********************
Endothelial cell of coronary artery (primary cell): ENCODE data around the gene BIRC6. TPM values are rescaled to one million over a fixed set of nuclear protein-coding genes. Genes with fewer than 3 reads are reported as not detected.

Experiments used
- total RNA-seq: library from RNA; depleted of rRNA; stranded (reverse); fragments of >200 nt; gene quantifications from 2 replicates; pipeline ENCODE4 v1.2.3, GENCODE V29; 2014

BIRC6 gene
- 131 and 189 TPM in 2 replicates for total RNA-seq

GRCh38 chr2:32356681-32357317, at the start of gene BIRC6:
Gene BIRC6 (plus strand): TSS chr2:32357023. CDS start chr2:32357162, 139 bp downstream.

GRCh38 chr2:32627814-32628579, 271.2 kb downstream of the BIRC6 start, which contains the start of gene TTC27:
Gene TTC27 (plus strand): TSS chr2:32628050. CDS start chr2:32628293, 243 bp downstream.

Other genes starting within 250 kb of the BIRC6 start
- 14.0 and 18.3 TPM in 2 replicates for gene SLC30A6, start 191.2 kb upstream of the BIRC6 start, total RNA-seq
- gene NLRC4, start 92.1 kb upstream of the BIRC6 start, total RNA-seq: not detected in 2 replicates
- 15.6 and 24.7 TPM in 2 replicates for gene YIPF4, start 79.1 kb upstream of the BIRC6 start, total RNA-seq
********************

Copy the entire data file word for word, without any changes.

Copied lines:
Endothelial cell of coronary artery (primary cell): ENCODE data around the gene BIRC6. TPM values are rescaled to one million over a fixed set of nuclear protein-coding genes. Genes with fewer than 3 reads are reported as not detected.

Experiments used
- total RNA-seq: library from RNA; depleted of rRNA; stranded (reverse); fragments of >200 nt; gene quantifications from 2 replicates; pipeline ENCODE4 v1.2.3, GENCODE V29; 2014

BIRC6 gene
- 131 and 189 TPM in 2 replicates for total RNA-seq

GRCh38 chr2:32356681-32357317, at the start of gene BIRC6:
Gene BIRC6 (plus strand): TSS chr2:32357023. CDS start chr2:32357162, 139 bp downstream.

GRCh38 chr2:32627814-32628579, 271.2 kb downstream of the BIRC6 start, which contains the start of gene TTC27:
Gene TTC27 (plus strand): TSS chr2:32628050. CDS start chr2:32628293, 243 bp downstream.

Other genes starting within 250 kb of the BIRC6 start
- 14.0 and 18.3 TPM in 2 replicates for gene SLC30A6, start 191.2 kb upstream of the BIRC6 start, total RNA-seq
- gene NLRC4, start 92.1 kb upstream of the BIRC6 start, total RNA-seq: not detected in 2 replicates
- 15.6 and 24.7 TPM in 2 replicates for gene YIPF4, start 79.1 kb upstream of the BIRC6 start, total RNA-seq